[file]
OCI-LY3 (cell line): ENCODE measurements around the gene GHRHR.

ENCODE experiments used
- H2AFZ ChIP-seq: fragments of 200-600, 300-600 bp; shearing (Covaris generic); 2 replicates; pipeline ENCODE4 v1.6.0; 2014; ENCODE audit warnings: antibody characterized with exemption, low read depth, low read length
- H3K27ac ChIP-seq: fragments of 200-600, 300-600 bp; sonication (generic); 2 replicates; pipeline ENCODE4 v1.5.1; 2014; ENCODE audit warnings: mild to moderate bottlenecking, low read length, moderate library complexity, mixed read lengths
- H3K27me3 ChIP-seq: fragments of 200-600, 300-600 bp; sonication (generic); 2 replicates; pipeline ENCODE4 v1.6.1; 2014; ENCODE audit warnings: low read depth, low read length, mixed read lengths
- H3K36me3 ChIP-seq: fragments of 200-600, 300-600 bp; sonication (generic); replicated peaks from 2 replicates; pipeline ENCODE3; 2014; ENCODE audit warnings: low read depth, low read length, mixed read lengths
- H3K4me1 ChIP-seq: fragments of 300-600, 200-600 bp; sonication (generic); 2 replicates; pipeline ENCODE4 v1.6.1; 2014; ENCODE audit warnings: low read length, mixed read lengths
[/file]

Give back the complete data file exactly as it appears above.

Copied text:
OCI-LY3 (cell line): ENCODE measurements around the gene GHRHR.

ENCODE experiments used
- H2AFZ ChIP-seq: fragments of 200-600, 300-600 bp; shearing (Covaris generic); 2 replicates; pipeline ENCODE4 v1.6.0; 2014; ENCODE audit warnings: antibody characterized with exemption, low read depth, low read length
- H3K27ac ChIP-seq: fragments of 200-600, 300-600 bp; sonication (generic); 2 replicates; pipeline ENCODE4 v1.5.1; 2014; ENCODE audit warnings: mild to moderate bottlenecking, low read length, moderate library complexity, mixed read lengths
- H3K27me3 ChIP-seq: fragments of 200-600, 300-600 bp; sonication (generic); 2 replicates; pipeline ENCODE4 v1.6.1; 2014; ENCODE audit warnings: low read depth, low read length, mixed read lengths
- H3K36me3 ChIP-seq: fragments of 200-600, 300-600 bp; sonication (generic); replicated peaks from 2 replicates; pipeline ENCODE3; 2014; ENCODE audit warnings: low read depth, low read length, mixed read lengths
- H3K4me1 ChIP-seq: fragments of 300-600, 200-600 bp; sonication (generic); 2 replicates; pipeline ENCODE4 v1.6.1; 2014; ENCODE audit warnings: low read length, mixed read lengths